On Thursday, at Facebook’s annual developer-focused Connect conference, keynote speaker and Facebook CEO Mark Zuckerberg took the stage—a virtual home—to announce the company’s latest update, along with a name change reflecting its new ambitions.
The new name: Meta.
But what about the Facebook name, originally derived from its first iteration, FaceMash, in 2003?
“Increasingly it just doesn’t encompass everything we do,” said Zuckerberg. “But right now our brand is so tightly linked to one product that it can’t possibly represent everything we’re doing today or in the future…I want to anchor our identity on what we’re building towards.” So, the parent company becomes Meta—though the social media app remains Facebook.
Meta, Facebook, and the many names associated with it still face the same issues they did moments before the announcement. In the past two months, Instagram has come under fire for severely impacting the self-esteem of younger users, especially those belonging to Generation Z. And leaked internal Facebook documents have shown the company was reluctant to do more to combat vaccine misinformation, the spread of fake news from white supremacist-supporting news outlets, and has devoted remarkably little resources to combatting the spread of harmful content in developing countries where Facebook is the dominant social network.
Read More: A New Name Won’t Fix Facebook
Despite the timing, the move helps to establish a clearer hierarchy within Zuckerberg’s ad-powered empire. It turns the social network into one of many products under the Meta parent company umbrella, including Instagram, WhatsApp, and Oculus, and places emphasis on future projects, making Facebook seem like a thing of the past.
While the name change was the big finish on Meta’s keynote presentation, the majority of it focused on the company’s desire to establish what it calls a “metaverse,” an effort to unify the company’s existing brands (like Oculus) to create immersive virtual and mixed reality environments in which users can interact.
“You’re going to be able to do almost anything you can imagine,” said Zuckerberg, who described the multiple ways people would interact in VR. Zuckerberg emphasized the metaverse’s immersive potential, in situations like family visits or office meetings. “Instead of looking at a screen, you’re going to be in these experiences,” he said.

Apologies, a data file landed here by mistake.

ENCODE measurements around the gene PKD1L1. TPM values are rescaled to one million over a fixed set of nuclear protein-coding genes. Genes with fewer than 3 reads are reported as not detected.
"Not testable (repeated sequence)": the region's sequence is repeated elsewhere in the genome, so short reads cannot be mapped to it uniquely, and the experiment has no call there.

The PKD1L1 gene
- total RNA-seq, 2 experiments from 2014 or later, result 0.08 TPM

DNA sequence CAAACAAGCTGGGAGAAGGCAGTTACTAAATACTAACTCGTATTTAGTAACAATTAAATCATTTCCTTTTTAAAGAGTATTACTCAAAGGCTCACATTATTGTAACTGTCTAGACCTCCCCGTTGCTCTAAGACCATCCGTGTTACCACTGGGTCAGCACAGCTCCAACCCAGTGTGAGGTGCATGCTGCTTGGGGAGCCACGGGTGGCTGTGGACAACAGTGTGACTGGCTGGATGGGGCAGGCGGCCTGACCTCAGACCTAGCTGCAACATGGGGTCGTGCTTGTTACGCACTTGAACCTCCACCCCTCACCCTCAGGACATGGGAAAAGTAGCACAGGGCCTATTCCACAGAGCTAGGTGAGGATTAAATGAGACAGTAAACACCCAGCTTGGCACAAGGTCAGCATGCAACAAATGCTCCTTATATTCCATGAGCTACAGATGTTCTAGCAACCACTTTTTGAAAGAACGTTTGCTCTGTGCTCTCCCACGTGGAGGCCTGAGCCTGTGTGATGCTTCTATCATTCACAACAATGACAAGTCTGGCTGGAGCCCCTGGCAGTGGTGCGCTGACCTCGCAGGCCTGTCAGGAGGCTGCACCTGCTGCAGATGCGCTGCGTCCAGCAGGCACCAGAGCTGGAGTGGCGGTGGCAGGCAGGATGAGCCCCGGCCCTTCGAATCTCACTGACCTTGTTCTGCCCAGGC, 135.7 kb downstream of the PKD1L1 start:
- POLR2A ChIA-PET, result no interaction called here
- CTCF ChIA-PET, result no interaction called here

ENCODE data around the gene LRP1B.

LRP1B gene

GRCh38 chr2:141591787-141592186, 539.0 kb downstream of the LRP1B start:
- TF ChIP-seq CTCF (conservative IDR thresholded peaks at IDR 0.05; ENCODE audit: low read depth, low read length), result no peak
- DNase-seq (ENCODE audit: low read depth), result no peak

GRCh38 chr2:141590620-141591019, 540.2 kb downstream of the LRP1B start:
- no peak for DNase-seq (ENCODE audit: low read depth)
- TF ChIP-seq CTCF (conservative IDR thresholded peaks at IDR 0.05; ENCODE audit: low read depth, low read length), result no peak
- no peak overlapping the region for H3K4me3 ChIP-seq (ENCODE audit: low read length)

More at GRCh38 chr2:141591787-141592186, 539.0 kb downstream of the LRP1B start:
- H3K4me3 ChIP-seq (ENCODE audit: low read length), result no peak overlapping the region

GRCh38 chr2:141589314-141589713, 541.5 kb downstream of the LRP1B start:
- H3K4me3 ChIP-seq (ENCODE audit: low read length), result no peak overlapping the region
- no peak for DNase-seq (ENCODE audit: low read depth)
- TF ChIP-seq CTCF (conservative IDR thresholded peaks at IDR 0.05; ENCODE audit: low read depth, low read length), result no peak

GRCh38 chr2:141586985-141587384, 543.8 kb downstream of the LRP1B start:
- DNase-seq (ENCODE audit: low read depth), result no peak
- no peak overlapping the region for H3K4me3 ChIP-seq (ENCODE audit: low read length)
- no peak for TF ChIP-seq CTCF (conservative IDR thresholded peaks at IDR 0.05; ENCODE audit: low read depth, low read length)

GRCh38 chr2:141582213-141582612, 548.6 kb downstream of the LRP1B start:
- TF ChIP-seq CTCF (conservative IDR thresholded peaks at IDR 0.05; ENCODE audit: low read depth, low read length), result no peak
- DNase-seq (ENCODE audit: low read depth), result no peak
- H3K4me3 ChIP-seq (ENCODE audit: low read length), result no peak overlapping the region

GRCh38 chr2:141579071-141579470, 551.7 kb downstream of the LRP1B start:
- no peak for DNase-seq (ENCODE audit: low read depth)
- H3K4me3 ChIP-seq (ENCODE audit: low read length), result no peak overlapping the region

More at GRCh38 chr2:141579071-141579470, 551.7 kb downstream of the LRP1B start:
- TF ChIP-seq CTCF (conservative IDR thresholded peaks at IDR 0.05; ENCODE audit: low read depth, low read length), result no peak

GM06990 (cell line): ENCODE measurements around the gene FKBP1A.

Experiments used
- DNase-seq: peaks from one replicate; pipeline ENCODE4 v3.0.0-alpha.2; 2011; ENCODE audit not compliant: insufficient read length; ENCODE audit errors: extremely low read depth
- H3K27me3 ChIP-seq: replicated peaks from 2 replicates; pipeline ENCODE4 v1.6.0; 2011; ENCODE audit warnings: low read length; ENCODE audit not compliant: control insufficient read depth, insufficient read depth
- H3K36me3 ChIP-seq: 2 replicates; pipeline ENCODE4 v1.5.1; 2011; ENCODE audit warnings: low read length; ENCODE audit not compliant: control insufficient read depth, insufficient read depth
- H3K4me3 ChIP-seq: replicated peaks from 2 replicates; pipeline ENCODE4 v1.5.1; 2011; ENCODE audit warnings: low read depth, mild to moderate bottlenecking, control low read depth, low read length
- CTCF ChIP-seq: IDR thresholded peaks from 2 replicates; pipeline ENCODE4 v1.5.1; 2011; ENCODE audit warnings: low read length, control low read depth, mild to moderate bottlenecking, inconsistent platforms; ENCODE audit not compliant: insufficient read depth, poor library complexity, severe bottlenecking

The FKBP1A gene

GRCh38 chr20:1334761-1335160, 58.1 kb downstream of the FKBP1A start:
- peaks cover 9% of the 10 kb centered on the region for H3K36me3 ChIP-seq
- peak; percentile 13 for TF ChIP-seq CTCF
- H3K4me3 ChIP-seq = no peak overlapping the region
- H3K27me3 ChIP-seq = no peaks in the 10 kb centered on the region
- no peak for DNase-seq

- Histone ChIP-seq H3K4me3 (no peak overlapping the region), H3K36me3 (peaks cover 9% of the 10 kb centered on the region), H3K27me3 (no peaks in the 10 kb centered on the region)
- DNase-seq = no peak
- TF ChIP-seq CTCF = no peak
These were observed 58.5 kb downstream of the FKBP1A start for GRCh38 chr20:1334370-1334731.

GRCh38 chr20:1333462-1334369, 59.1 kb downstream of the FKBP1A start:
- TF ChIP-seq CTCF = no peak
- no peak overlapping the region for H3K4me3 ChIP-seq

Zuckerberg demonstrated what that would look like in a fantastical representation of what users would see in a VR headset. On a Star Trek-esque space station, Zuckerberg played poker with a hologram of a friend, a robot wearing a casino visor, and some cartoonish, virtual representations of other humans. They floated around an “AR art installation.” He was teleported to a forested world with the poker-playing robot friend, while taking a call from his wife. The presentation was a visually stimulating, and at times an overwhelming, demonstration of what users could expect.
Horizon Home is the first introduction of the company’s metaverse efforts. Displayed as a virtual home, it serves as a hub to access other activities and interact with friends. It’s also a jumping-off point into Horizon Worlds—a community-facing open world app that lets users create new content, like items and effects, with a seemingly drag-and-drop programming language—and Horizon Workrooms—essentially a metaverse office, designed for meetings, collaboration and productivity. Zuckerberg said the company is looking for ways to avoid using personal Facebook accounts when it comes to using Workrooms, to create division between “home” and “work.”
Read More: The Metaverse Is Coming. Nvidia CEO Jensen Huang on the Fusion of Virtual and Physical Worlds
Beyond the Horizon products, the rest of the metaverse remains to be seen. Zuckerberg said he plans for an ecosystem with standards and interoperability, as well as a way for developers to earn compensation for the content they create in the metaverse. Popular VR apps like Beat Saber have generated over $100 million in revenue on the Oculus Quest, according to Zuckerberg.
Interoperability means users will be able to bring their avatars across different platforms in the metaverse. The company is working on a standards language by which users can manage and control their digital items across platforms.
In Thursday’s presentation, Zuckerberg described experiences like in-metaverse concerts, complete with virtual backstage passes and auctions for digital merchandise. “We believe the metaverse will be the successor to the mobile internet,” said Zuckerberg. In the future you’ll be able to buy digital clothes for your avatar and wear them in the metaverse more broadly, with content creators being supported by one-off purchases, subscriptions, and yes, ads.
Gaming is also a focus of the company’s metaverse ambitions, as already demonstrated by the company’s entertainment-focused Oculus Quest. “Major platforms like Epic are working to build out the metaverse for gaming,” said Zuckerberg.
All this will take place in virtual headsets, glasses, and wearable technology the company is developing. One headset, currently called Project Cambria, is the company’s high-end VR option. It will be equipped with sensors that track eye movements and facial expressions, along with high-resolution, color, mixed-reality passthrough (meaning you can see the physical world while interacting with the virtual world). Project Nazare is Meta’s foray into fashion-forward augmented reality glasses, similar to Google Glass of yore. And wrist-mounted sensors in development could have the ability to let users type without a physical keyboard, tracking muscle movements to control a program.
The company will release more information on all three devices next year.
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